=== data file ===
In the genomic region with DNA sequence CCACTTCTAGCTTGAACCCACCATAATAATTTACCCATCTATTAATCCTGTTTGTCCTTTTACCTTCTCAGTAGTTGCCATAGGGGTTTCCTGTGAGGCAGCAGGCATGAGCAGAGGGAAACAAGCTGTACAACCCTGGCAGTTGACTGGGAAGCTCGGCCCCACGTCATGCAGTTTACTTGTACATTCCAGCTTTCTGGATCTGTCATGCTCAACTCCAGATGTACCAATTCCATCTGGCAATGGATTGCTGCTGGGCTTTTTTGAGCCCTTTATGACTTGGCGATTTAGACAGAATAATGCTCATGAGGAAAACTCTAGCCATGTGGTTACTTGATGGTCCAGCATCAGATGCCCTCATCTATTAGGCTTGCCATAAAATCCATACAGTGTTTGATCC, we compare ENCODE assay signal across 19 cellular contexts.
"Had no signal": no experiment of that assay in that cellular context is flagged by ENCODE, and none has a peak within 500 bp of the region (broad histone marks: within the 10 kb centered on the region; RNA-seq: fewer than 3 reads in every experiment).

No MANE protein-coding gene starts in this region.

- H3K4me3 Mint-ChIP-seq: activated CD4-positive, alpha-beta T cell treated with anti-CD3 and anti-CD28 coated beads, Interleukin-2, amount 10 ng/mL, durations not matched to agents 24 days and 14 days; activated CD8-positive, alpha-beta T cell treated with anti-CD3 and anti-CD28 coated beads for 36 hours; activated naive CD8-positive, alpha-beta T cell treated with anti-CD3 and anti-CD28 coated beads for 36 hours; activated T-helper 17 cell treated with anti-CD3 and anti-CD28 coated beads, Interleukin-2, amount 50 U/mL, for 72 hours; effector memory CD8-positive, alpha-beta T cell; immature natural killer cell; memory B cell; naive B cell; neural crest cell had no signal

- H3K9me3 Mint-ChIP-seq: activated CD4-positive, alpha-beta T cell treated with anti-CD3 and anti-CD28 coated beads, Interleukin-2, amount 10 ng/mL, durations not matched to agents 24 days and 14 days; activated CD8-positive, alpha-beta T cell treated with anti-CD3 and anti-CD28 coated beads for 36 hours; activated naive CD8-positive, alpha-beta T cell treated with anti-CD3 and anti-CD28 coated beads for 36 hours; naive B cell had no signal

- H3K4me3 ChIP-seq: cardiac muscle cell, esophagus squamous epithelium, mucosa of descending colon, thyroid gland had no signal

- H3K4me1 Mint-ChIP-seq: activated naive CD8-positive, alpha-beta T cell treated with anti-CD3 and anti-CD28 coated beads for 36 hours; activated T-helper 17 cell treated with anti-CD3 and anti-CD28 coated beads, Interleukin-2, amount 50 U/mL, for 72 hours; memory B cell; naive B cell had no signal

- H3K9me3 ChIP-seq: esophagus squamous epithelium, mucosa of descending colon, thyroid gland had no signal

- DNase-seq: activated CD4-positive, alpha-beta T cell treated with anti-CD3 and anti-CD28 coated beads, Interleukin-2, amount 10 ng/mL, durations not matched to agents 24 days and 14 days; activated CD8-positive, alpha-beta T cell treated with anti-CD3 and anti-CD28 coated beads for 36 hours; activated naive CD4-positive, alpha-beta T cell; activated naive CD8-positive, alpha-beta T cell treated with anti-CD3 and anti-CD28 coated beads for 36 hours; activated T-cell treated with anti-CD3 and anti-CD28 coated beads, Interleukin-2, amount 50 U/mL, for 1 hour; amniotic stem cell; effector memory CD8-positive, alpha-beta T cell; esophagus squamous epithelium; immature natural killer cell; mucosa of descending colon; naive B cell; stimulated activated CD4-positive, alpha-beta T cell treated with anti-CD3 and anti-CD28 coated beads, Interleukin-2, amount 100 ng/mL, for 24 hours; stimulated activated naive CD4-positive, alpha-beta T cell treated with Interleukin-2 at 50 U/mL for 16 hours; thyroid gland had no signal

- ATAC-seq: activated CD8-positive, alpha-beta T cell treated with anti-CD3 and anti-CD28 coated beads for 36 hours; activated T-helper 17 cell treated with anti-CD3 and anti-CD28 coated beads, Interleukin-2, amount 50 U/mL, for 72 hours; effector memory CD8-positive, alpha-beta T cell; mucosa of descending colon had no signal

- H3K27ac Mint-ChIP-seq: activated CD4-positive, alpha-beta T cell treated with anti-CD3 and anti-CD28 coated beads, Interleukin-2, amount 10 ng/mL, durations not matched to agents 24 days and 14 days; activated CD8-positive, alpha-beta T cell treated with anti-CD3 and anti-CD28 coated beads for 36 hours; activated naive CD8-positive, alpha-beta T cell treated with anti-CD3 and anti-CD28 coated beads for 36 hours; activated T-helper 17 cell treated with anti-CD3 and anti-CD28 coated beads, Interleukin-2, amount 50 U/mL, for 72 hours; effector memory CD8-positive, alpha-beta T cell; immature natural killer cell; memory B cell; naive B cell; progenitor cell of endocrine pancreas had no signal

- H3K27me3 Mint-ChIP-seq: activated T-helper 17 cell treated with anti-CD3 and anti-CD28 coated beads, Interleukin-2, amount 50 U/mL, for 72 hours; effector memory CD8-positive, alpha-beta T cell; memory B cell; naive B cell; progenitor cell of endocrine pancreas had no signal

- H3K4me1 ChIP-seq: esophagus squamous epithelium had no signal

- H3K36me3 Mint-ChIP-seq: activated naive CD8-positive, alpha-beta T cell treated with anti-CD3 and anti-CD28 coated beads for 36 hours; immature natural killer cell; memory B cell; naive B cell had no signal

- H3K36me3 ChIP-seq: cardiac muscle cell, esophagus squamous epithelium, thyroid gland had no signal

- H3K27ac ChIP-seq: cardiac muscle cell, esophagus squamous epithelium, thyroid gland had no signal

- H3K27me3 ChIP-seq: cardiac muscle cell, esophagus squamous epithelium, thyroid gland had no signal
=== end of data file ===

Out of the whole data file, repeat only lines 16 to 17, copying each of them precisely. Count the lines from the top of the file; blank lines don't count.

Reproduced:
- H3K27ac ChIP-seq: cardiac muscle cell, esophagus squamous epithelium, thyroid gland had no signal

- H3K27me3 ChIP-seq: cardiac muscle cell, esophagus squamous epithelium, thyroid gland had no signal